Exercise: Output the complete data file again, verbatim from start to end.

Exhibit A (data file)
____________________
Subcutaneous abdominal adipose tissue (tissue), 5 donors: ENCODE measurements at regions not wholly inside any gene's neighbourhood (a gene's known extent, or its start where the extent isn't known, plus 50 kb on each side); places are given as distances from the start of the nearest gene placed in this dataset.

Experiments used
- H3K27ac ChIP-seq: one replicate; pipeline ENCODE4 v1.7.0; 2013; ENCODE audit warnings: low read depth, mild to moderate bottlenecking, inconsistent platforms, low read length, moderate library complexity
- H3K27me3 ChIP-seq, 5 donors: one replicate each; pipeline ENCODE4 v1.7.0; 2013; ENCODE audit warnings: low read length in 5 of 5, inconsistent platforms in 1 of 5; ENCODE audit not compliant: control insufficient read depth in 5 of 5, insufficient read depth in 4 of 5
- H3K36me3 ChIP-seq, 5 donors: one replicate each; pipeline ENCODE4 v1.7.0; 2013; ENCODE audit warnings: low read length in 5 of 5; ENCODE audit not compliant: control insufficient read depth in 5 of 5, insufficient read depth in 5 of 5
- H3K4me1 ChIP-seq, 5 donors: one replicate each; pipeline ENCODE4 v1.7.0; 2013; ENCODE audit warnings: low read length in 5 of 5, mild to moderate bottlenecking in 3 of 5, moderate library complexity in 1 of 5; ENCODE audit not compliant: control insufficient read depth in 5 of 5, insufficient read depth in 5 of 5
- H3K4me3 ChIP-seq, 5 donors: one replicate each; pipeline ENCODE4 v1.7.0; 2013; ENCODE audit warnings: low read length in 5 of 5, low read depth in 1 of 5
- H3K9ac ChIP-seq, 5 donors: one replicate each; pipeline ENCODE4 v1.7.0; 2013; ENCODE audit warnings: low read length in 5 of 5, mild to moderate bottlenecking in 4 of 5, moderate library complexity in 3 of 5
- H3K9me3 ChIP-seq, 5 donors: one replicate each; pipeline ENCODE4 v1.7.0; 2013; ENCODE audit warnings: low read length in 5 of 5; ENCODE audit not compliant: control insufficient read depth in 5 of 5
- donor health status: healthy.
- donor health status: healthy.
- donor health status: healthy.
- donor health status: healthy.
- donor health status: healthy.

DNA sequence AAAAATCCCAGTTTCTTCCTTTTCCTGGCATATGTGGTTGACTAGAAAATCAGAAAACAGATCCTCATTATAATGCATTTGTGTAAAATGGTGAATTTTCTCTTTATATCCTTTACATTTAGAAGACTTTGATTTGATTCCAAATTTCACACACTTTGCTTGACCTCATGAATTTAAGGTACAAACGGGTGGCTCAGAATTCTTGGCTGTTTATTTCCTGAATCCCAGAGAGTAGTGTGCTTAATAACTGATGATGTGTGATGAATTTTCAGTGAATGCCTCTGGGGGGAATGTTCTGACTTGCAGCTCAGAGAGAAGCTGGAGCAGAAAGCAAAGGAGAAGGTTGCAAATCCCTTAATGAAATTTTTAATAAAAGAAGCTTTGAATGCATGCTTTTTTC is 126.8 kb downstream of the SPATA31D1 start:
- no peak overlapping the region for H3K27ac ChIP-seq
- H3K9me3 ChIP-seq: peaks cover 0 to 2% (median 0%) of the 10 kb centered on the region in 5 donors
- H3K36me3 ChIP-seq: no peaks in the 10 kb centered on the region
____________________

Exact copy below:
Subcutaneous abdominal adipose tissue (tissue), 5 donors: ENCODE measurements at regions not wholly inside any gene's neighbourhood (a gene's known extent, or its start where the extent isn't known, plus 50 kb on each side); places are given as distances from the start of the nearest gene placed in this dataset.

Experiments used
- H3K27ac ChIP-seq: one replicate; pipeline ENCODE4 v1.7.0; 2013; ENCODE audit warnings: low read depth, mild to moderate bottlenecking, inconsistent platforms, low read length, moderate library complexity
- H3K27me3 ChIP-seq, 5 donors: one replicate each; pipeline ENCODE4 v1.7.0; 2013; ENCODE audit warnings: low read length in 5 of 5, inconsistent platforms in 1 of 5; ENCODE audit not compliant: control insufficient read depth in 5 of 5, insufficient read depth in 4 of 5
- H3K36me3 ChIP-seq, 5 donors: one replicate each; pipeline ENCODE4 v1.7.0; 2013; ENCODE audit warnings: low read length in 5 of 5; ENCODE audit not compliant: control insufficient read depth in 5 of 5, insufficient read depth in 5 of 5
- H3K4me1 ChIP-seq, 5 donors: one replicate each; pipeline ENCODE4 v1.7.0; 2013; ENCODE audit warnings: low read length in 5 of 5, mild to moderate bottlenecking in 3 of 5, moderate library complexity in 1 of 5; ENCODE audit not compliant: control insufficient read depth in 5 of 5, insufficient read depth in 5 of 5
- H3K4me3 ChIP-seq, 5 donors: one replicate each; pipeline ENCODE4 v1.7.0; 2013; ENCODE audit warnings: low read length in 5 of 5, low read depth in 1 of 5
- H3K9ac ChIP-seq, 5 donors: one replicate each; pipeline ENCODE4 v1.7.0; 2013; ENCODE audit warnings: low read length in 5 of 5, mild to moderate bottlenecking in 4 of 5, moderate library complexity in 3 of 5
- H3K9me3 ChIP-seq, 5 donors: one replicate each; pipeline ENCODE4 v1.7.0; 2013; ENCODE audit warnings: low read length in 5 of 5; ENCODE audit not compliant: control insufficient read depth in 5 of 5
- donor health status: healthy.
- donor health status: healthy.
- donor health status: healthy.
- donor health status: healthy.
- donor health status: healthy.

DNA sequence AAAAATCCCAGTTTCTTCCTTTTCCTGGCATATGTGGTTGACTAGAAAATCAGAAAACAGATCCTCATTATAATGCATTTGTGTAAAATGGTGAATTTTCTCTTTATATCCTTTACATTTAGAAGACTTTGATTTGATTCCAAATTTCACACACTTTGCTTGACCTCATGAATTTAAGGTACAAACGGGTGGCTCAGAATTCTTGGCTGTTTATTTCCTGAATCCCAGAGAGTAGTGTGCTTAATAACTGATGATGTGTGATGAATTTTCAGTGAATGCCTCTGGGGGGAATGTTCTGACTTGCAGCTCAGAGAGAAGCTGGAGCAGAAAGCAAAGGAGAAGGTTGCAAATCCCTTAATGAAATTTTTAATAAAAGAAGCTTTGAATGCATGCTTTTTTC is 126.8 kb downstream of the SPATA31D1 start:
- no peak overlapping the region for H3K27ac ChIP-seq
- H3K9me3 ChIP-seq: peaks cover 0 to 2% (median 0%) of the 10 kb centered on the region in 5 donors
- H3K36me3 ChIP-seq: no peaks in the 10 kb centered on the region